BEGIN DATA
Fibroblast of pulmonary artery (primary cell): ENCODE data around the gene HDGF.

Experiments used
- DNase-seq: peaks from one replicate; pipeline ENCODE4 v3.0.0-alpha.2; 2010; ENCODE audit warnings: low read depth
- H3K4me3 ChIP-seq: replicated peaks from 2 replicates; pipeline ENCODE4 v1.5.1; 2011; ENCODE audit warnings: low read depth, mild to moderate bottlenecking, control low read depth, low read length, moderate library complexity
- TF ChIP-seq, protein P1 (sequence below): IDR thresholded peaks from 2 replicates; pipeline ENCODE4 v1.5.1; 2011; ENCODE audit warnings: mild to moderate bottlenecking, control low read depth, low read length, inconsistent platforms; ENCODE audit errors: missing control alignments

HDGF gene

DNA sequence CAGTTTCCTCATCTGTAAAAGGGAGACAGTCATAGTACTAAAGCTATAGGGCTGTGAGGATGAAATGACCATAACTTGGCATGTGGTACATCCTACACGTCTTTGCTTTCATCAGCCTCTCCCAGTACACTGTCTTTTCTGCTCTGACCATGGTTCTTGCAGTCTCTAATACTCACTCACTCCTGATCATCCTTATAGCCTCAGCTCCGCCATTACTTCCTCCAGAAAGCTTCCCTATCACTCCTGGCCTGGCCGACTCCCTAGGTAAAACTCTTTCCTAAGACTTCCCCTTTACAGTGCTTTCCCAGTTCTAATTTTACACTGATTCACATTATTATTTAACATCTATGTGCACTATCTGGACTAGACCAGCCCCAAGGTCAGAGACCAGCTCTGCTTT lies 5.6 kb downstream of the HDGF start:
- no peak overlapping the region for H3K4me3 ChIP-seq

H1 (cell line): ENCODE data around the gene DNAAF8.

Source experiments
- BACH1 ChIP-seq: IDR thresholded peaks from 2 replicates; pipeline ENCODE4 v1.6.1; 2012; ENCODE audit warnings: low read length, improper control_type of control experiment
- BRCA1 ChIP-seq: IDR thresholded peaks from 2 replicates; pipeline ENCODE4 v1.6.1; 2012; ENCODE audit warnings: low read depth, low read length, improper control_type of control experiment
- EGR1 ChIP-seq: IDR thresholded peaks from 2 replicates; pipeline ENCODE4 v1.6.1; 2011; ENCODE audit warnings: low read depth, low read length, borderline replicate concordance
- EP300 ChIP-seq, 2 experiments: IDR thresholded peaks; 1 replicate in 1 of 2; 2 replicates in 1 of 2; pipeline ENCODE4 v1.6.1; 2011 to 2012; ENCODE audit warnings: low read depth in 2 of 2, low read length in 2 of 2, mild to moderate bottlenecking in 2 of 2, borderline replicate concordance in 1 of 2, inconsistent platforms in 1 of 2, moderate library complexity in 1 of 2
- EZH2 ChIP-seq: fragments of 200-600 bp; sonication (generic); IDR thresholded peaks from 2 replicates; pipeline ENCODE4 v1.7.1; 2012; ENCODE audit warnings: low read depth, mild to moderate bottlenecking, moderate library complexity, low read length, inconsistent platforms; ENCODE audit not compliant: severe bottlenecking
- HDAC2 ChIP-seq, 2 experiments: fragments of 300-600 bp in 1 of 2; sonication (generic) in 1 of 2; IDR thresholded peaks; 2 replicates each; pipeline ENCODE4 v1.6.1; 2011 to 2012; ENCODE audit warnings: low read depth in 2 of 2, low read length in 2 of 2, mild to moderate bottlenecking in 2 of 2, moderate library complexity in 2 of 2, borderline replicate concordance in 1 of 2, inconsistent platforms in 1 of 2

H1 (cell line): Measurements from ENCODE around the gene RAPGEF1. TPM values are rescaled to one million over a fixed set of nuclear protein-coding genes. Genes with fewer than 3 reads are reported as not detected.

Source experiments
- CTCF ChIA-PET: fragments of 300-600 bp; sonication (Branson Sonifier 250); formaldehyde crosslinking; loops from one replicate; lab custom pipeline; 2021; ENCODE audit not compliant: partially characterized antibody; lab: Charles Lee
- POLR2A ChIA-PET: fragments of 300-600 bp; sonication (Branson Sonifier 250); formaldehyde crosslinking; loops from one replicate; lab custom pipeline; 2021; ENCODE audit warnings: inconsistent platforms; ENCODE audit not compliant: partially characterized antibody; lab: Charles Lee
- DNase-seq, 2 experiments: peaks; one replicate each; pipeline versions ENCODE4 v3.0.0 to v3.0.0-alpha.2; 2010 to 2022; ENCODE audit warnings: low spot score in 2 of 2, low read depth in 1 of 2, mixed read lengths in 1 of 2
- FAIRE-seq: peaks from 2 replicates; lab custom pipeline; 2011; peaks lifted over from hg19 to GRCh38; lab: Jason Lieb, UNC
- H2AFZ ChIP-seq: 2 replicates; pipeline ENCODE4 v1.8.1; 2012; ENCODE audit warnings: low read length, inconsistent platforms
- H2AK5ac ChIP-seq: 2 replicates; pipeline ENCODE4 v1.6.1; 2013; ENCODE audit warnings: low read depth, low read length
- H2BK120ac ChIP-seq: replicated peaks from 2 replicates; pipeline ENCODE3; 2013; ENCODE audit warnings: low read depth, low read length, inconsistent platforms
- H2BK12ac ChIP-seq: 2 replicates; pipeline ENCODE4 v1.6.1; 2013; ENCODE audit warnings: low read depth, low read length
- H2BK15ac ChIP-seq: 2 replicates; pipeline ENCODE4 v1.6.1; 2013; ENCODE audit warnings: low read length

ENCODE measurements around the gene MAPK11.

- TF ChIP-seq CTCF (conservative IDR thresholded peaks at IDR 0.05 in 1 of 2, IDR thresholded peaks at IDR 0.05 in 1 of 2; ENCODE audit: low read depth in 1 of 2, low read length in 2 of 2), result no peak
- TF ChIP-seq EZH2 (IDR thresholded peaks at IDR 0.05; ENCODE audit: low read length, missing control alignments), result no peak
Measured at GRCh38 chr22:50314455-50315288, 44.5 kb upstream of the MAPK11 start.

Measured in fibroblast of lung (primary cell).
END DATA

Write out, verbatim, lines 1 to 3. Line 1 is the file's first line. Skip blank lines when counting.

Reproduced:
Fibroblast of pulmonary artery (primary cell): ENCODE data around the gene HDGF.

Experiments used
- DNase-seq: peaks from one replicate; pipeline ENCODE4 v3.0.0-alpha.2; 2010; ENCODE audit warnings: low read depth